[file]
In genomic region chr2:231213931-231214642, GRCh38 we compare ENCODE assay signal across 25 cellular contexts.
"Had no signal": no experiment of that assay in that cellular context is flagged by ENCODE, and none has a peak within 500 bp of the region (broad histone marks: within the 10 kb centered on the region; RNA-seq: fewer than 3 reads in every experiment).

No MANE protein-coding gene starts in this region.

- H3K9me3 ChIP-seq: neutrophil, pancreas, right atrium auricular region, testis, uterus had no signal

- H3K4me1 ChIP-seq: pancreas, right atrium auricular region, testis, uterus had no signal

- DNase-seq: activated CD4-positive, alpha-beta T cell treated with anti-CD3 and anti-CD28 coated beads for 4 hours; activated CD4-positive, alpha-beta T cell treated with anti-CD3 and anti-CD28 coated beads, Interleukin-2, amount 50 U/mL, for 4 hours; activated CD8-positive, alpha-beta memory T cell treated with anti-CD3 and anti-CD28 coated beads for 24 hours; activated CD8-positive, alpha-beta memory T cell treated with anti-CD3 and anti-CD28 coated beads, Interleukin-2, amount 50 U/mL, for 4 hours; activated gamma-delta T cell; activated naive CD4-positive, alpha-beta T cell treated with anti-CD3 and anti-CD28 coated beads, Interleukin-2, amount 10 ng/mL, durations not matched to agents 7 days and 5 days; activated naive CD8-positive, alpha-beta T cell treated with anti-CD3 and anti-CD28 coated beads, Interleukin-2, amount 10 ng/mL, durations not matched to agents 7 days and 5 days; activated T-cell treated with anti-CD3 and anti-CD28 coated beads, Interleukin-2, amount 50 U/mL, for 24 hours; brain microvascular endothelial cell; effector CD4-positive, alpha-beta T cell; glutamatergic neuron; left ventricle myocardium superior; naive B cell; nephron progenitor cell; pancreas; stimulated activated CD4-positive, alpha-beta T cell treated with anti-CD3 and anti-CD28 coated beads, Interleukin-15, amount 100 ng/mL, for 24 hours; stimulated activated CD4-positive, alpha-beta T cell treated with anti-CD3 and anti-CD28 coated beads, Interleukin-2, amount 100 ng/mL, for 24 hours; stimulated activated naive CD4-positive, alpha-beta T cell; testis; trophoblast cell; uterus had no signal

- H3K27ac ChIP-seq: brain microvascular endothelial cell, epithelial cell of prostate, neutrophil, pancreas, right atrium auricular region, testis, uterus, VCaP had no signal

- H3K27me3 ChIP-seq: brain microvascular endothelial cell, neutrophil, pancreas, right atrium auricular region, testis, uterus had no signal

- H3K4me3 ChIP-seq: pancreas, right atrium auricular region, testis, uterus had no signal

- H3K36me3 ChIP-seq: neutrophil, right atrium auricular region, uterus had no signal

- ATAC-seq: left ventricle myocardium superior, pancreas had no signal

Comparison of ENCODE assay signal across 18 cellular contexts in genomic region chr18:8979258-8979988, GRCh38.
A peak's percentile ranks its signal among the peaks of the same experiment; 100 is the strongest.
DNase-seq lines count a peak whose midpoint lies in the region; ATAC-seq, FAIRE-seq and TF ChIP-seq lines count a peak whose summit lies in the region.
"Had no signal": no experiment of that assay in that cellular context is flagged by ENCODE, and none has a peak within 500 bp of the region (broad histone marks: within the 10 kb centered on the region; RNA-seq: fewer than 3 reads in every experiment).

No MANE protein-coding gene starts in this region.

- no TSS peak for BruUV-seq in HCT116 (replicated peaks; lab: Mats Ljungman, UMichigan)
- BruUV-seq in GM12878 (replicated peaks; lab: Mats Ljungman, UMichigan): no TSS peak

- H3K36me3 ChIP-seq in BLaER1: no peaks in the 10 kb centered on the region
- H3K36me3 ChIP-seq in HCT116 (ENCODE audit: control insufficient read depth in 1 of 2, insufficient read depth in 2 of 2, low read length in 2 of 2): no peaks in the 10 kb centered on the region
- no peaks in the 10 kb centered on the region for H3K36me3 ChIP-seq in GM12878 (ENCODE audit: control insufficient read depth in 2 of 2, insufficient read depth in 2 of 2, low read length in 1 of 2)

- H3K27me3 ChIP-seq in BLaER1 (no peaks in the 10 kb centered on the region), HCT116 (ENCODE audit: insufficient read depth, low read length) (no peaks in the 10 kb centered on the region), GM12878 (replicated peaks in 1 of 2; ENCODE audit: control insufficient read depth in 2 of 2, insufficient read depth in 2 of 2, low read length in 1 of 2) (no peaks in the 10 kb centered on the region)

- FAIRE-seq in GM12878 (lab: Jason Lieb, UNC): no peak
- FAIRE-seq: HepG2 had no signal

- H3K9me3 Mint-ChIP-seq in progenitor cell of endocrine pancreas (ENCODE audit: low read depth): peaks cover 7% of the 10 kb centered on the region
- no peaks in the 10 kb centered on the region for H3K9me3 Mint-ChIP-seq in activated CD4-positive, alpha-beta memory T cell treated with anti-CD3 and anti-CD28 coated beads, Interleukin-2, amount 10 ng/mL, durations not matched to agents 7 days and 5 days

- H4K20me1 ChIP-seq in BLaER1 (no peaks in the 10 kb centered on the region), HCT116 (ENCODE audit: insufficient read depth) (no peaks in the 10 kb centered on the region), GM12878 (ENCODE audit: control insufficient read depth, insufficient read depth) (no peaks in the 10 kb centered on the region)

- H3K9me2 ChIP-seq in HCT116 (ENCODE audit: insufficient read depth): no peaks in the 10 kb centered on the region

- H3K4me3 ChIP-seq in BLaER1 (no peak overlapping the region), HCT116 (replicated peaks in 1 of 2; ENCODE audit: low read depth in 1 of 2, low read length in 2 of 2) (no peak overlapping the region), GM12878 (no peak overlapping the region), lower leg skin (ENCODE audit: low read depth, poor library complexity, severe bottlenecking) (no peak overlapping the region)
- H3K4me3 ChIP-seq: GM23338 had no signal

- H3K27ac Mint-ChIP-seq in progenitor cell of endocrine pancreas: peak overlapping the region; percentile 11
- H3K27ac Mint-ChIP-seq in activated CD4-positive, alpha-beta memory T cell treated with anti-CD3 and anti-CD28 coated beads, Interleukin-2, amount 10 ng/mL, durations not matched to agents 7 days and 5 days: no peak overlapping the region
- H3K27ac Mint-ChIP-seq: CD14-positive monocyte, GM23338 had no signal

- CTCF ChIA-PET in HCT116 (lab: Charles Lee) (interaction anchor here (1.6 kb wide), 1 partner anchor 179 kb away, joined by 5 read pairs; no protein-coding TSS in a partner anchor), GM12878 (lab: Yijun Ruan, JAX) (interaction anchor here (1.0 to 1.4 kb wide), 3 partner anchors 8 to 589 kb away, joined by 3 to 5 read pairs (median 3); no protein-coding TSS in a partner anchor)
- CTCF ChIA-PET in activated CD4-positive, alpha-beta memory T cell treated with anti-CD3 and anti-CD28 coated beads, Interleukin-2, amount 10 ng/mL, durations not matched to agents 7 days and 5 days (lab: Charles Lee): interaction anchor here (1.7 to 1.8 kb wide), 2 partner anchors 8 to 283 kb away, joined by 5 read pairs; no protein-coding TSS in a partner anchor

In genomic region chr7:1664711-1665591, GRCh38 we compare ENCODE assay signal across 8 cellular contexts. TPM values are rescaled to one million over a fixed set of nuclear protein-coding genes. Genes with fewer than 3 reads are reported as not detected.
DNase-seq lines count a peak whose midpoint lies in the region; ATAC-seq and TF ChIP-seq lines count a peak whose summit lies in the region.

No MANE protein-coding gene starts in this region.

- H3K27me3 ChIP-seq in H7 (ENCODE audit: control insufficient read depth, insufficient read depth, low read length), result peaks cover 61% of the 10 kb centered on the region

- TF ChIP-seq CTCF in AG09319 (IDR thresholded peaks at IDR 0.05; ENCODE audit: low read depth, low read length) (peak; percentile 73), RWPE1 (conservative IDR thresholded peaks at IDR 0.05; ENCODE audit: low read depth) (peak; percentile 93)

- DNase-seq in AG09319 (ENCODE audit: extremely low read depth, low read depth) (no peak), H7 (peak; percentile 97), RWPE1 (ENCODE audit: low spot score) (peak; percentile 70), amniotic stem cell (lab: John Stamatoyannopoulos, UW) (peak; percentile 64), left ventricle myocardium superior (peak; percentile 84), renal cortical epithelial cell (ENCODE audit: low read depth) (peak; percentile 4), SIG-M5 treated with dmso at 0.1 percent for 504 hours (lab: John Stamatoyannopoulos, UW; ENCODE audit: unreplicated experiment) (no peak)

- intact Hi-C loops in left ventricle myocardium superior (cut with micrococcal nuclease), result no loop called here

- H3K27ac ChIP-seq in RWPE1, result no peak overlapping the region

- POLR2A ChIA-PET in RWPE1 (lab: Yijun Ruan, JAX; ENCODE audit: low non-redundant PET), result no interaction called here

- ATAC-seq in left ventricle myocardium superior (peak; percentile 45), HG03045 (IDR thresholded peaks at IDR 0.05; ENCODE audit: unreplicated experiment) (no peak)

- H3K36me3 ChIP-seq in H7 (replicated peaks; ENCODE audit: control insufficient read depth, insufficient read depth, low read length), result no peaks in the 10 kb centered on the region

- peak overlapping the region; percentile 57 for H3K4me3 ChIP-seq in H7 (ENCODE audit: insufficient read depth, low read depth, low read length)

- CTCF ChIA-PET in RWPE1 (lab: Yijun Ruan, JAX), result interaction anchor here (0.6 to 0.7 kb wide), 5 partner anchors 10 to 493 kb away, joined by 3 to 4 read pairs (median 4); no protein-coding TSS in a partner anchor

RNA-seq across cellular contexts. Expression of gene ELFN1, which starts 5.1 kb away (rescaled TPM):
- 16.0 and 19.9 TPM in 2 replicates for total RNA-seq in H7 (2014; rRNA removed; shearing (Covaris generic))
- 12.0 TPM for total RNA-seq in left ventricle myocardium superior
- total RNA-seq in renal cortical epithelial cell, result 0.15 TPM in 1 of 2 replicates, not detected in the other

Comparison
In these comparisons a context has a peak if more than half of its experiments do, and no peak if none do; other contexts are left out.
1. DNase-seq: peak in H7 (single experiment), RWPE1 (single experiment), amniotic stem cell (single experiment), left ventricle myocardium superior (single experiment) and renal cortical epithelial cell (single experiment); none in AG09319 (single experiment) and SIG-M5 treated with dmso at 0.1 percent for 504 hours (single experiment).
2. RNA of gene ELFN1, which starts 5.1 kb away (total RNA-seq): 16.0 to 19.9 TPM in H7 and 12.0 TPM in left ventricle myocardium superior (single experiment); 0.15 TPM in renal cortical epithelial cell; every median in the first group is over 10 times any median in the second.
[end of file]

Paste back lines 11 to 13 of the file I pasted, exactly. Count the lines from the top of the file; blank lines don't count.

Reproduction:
- ATAC-seq: left ventricle myocardium superior, pancreas had no signal

Comparison of ENCODE assay signal across 18 cellular contexts in genomic region chr18:8979258-8979988, GRCh38.
A peak's percentile ranks its signal among the peaks of the same experiment; 100 is the strongest.